In the report, Facebook did make the caveat that user growth is starting to normalize, so we shouldn’t expect to see the rapid growth continue for much longer.

+ Alphabet

  • Revenue: $38.3B (down 2% from last year).
  • YouTube ad revenue: $3.81B (up 5.8% YoY).
  • Google advertising revenue: $29.9B (down 8% YoY).

The Crew’s take: When we mentioned earlier that the earnings reports painted a rosy picture for these companies, we weren’t talking about Alphabet. Advertising revenue took a big hit in Q2, and this was the first overall revenue drop in company history.

Investors didn’t seem to mind, though – the stock was up nearly 1% after-hours. Check out the full report here.

+ Apple

  • Revenue: $59.7B (up 11% YoY).
  • iPhone revenue: $26.4B (up 2% from last year).

The Crew’s take: This was Apple’s biggest Q3 (yes, different financial year for Apple), earnings report yet, as revenues hit historic levels and iPhone revenue showed promising signs of growth. The company also announced that a 4:1 stock split is on the way. The one caveat, though? Apple confirmed rumors that the iPhone 12 will be delayed by a few weeks.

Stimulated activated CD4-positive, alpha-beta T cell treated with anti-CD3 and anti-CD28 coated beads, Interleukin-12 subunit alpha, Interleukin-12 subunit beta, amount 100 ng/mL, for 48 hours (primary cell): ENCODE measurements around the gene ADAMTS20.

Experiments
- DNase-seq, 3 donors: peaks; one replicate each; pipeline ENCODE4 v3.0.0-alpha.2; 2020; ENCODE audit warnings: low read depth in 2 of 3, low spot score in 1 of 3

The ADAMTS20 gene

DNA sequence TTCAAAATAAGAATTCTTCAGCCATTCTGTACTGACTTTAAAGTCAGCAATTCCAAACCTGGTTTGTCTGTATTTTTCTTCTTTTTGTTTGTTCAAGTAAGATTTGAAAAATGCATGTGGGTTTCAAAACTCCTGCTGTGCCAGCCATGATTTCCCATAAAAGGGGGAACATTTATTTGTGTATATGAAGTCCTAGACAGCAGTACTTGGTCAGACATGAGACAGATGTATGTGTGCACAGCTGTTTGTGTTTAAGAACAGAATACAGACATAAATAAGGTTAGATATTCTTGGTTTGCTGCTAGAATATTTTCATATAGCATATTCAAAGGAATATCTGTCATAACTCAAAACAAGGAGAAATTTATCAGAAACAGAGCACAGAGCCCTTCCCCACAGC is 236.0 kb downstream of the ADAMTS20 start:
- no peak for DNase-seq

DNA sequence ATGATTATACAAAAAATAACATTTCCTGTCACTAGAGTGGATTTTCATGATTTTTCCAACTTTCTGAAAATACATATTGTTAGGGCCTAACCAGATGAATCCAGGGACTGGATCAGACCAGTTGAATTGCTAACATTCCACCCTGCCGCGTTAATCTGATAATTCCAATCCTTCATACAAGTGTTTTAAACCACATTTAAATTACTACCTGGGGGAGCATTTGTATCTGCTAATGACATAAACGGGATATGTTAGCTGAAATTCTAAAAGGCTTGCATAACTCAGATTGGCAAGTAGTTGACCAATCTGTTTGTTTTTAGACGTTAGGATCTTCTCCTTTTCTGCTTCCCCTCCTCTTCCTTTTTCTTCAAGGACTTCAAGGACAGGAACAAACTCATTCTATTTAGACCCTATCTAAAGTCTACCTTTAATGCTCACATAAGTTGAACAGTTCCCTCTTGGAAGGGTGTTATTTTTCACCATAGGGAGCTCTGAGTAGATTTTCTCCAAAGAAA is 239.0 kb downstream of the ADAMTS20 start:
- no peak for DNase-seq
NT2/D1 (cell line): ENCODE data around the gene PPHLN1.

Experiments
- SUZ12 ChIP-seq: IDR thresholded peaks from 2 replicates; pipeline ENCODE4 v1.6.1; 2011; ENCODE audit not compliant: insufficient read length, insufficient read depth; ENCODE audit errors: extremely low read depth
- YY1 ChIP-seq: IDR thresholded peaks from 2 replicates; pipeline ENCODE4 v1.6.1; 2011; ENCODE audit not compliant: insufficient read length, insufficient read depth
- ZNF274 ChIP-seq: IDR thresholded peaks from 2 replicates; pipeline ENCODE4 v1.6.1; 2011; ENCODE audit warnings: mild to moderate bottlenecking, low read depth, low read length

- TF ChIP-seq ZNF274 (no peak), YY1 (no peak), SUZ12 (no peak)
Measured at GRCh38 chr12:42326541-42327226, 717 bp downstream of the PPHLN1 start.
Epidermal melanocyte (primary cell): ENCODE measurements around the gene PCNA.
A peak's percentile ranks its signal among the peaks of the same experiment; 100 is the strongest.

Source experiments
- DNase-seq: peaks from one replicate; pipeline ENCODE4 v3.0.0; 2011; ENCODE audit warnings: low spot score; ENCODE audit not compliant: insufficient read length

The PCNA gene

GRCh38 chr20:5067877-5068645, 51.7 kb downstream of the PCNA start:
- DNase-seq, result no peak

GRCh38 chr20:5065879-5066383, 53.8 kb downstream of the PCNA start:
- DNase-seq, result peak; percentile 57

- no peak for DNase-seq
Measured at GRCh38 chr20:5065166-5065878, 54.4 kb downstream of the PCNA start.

If you’re interested in taking a deep-dive into Apple’s numbers, you can do that here.


This is where 20% of our new subscribers come from. Can this help you too?


Noticed the little section at the bottom of each newsletter (don’t scroll there now though)? Believe it or not, this is where ~20% of our new subscribers come from.

Over one year ago, we spent many hours researching what is the best referral tool to use for us and we landed at UpViralWhy did we pick it?

  • One-click sign-ups so we could use it with our existing readers.
  • Social media sharing done easily.
  • HTML snippet to integrate on our website.
  • Custom domain with SSL.
  • Fraud protection.

That’s not everything it can do, far from it.

  • You can do one raffle-style giveaway or prizes for each certain threshold (like we do).
  • Public smart leaderboards can be shared to make a competition more engaging.
  • Retargeting with the FB Pixel is possible.
  • You can create custom e-commerce actions such as visiting a certain product page.

Referrals are powerful. UpViral lets you easily create and manage a referral system – whether you are managing a SaaS, an e-commerce store or a newsletter like us.